The disease takes its name from the first outbreak in which the waterborne bacterium was identified as the cause. It was in 1976 when this outbreak occurred, in a Philadelphia hotel where the Pennsylvania American Legion was holding a convention.
Legionnaires’ disease is contracted when water droplets containing Legionella bacteria are inhaled. Approximately 10 percent of people who contract Legionnaires’ die, according to the CDC, and it is more common in the summer and early fall. It can happen any time of the year and cases are on the rise.
The number of cases reported to the CDC have steadily risen. Health departments reported nearly 10,000 cases of Legionnaires’ disease in the United States in 2018. However, because Legionnaires’ disease is likely underdiagnosed, this number may be higher. In fact a recent study estimated that the true number of Legionnaires’ disease cases may be almost 3 times higher than what is reported.
Some Important Statistics:
CDC researchers compared patterns associated with cases reported to the CDC before and during the rise. From 1992-2002, they found an average of 1,221 cases reported each year, compared to an average of 4,369 cases reported annually during 2003-18. The age-standardized average incidence was 0.48 cases for every 100,000 Americans during 1992-2002, compared to 2.71 cases per 100,000 in 2018.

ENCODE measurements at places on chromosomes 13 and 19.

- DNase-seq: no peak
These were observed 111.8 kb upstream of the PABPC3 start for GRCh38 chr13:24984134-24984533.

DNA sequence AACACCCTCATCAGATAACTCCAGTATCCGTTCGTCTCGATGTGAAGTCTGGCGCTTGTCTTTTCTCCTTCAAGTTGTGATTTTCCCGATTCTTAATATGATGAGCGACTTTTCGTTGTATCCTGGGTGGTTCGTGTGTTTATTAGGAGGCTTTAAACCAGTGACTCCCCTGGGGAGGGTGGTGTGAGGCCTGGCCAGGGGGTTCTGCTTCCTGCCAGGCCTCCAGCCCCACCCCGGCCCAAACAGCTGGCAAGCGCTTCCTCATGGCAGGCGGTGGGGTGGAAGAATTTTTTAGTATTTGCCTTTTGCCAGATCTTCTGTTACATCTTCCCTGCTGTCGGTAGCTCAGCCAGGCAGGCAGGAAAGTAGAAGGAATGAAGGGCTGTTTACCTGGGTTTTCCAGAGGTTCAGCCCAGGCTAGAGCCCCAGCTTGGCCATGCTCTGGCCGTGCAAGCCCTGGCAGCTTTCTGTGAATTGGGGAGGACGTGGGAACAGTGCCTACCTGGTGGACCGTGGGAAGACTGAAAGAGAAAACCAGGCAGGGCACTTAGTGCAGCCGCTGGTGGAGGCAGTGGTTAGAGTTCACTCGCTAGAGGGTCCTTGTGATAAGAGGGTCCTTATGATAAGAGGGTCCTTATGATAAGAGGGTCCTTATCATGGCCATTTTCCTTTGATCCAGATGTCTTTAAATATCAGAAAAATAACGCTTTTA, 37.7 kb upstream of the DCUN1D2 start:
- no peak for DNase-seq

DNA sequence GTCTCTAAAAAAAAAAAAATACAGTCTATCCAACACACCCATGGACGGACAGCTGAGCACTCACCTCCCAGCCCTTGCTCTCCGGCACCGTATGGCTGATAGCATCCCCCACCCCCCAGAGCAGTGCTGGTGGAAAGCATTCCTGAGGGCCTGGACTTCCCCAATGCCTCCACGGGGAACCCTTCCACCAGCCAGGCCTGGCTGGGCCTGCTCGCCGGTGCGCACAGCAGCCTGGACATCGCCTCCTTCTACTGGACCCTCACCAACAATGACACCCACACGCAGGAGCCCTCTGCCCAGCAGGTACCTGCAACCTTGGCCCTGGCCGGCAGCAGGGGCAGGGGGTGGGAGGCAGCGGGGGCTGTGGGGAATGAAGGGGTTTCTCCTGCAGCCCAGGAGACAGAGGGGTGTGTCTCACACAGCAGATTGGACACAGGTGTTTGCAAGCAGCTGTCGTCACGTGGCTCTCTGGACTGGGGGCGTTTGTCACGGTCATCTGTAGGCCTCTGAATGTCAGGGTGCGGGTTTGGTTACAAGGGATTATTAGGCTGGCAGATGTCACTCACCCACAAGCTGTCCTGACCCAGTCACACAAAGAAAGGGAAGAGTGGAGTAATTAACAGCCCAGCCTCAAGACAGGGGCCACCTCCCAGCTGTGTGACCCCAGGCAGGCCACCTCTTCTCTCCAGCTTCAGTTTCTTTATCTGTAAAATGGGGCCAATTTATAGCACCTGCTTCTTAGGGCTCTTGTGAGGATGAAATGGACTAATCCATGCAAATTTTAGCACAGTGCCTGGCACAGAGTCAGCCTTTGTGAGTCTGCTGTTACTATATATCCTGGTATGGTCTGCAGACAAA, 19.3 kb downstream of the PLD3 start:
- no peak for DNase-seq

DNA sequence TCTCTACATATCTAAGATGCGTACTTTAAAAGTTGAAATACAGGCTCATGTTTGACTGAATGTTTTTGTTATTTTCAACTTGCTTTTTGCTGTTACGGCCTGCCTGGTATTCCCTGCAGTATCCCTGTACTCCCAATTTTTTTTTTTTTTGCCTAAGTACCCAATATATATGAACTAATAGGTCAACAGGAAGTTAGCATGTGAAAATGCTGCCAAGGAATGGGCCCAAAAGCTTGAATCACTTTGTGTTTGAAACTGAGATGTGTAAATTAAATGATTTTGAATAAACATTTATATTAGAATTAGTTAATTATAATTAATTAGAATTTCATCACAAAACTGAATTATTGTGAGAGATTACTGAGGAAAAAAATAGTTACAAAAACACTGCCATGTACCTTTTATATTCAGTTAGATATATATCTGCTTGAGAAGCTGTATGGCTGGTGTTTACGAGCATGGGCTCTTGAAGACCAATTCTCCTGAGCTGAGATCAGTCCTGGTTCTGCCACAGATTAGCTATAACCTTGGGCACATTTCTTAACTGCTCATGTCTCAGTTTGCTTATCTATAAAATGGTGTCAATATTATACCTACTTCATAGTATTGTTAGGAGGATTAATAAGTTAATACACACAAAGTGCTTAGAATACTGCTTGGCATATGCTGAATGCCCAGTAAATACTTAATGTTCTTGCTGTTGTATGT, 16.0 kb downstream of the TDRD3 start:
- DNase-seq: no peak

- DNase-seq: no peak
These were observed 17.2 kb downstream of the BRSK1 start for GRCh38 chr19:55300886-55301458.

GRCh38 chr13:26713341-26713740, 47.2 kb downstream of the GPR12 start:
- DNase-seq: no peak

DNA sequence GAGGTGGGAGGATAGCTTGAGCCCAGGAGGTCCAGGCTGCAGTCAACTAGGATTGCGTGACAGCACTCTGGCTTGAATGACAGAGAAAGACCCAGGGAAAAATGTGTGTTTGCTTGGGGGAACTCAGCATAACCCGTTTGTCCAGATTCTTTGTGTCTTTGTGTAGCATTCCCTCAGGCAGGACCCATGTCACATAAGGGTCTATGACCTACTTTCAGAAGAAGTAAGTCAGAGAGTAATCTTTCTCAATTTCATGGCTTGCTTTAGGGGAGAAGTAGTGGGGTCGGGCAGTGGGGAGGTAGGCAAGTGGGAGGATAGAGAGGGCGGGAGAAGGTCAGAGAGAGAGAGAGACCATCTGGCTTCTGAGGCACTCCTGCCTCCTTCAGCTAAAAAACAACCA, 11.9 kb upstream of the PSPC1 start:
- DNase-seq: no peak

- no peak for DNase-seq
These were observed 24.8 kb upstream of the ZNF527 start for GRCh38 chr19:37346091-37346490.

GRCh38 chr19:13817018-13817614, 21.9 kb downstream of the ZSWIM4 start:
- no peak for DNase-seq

Most increases were in the Middle Atlantic and New England regions. Almost two-thirds of Legionnaires’ disease cases have no known cause, but better water management can reduce risk in buildings with complex water systems.
Those with an increased risk of Legionnaires’ disease include adults 50 years or older who have a history of smoking, a weak or compromised immune system, chronic lung disease or an underlying health condition such as diabetes.
Possible Causes for Increase:
Attention to Legionella has been heightened by the Covid-19 pandemic. Some health experts express concern that a prior infection with the virus that causes Covid-19 could make a person more susceptible to Legionella. It’s important to note there’s an even more pressing concern connecting the two. This connection could be a cause for the increase. Building shut-downs through the spring and summer have left warm water stagnant in pipes creating a perfect environment for Legionella to multiply. Most hotels, offices, schools and other buildings had been left fully or partially vacant for long periods of time.
Climate change may also play a role. Longer summers stress the cooling devices used by large buildings. Increased rainfall may also be a cause for the increase.
There are no vaccines that can prevent Legionnaires’ disease. The best way to prevent Legionnaires’ disease is to maintain the water supply properly. This will reduce the likelihood of Legionella bacteria being able to grow and multiply. Water systems should be periodically inspected and, if necessary, disinfected. Water features and fountains should be routinely cleaned. If you suspect you have been exposed to the Legionella bacteria, contact your healthcare provider immediately.
SanAir Technologies Laboratory utilizes Environmental Legionella Isolation Techniques Evaluation (ELITE) Program, and is the only official Legionella testing certification program in U.S. The ELITE Program was created by Centers for Disease Control and Prevention (CDC) as a way for laboratories to test their Legionella isolation techniques proficiency against standardized samples.